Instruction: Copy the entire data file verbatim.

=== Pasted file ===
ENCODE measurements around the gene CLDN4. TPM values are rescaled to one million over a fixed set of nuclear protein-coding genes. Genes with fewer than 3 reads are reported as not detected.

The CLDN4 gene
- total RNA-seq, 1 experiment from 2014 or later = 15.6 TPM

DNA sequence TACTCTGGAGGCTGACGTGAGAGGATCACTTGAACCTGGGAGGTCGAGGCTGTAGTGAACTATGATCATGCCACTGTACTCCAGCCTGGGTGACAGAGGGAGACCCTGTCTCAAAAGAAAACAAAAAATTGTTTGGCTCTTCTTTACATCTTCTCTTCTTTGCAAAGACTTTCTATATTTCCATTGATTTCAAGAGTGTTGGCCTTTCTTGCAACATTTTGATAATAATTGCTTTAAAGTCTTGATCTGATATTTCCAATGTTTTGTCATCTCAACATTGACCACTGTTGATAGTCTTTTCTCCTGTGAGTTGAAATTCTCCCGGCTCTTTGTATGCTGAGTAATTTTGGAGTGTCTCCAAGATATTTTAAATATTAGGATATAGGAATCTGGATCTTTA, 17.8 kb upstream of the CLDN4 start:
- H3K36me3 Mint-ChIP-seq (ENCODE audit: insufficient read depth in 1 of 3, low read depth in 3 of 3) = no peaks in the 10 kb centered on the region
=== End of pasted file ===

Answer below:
ENCODE measurements around the gene CLDN4. TPM values are rescaled to one million over a fixed set of nuclear protein-coding genes. Genes with fewer than 3 reads are reported as not detected.

The CLDN4 gene
- total RNA-seq, 1 experiment from 2014 or later = 15.6 TPM

DNA sequence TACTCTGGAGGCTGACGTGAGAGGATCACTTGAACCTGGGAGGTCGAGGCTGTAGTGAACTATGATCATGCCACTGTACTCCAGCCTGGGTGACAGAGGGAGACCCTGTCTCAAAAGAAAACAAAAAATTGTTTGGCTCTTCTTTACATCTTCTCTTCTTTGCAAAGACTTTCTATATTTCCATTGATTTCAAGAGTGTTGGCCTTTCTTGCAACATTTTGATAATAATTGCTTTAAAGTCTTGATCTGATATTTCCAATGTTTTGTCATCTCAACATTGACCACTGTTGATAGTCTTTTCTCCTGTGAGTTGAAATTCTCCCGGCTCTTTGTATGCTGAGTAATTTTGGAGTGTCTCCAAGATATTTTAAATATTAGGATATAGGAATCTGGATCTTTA, 17.8 kb upstream of the CLDN4 start:
- H3K36me3 Mint-ChIP-seq (ENCODE audit: insufficient read depth in 1 of 3, low read depth in 3 of 3) = no peaks in the 10 kb centered on the region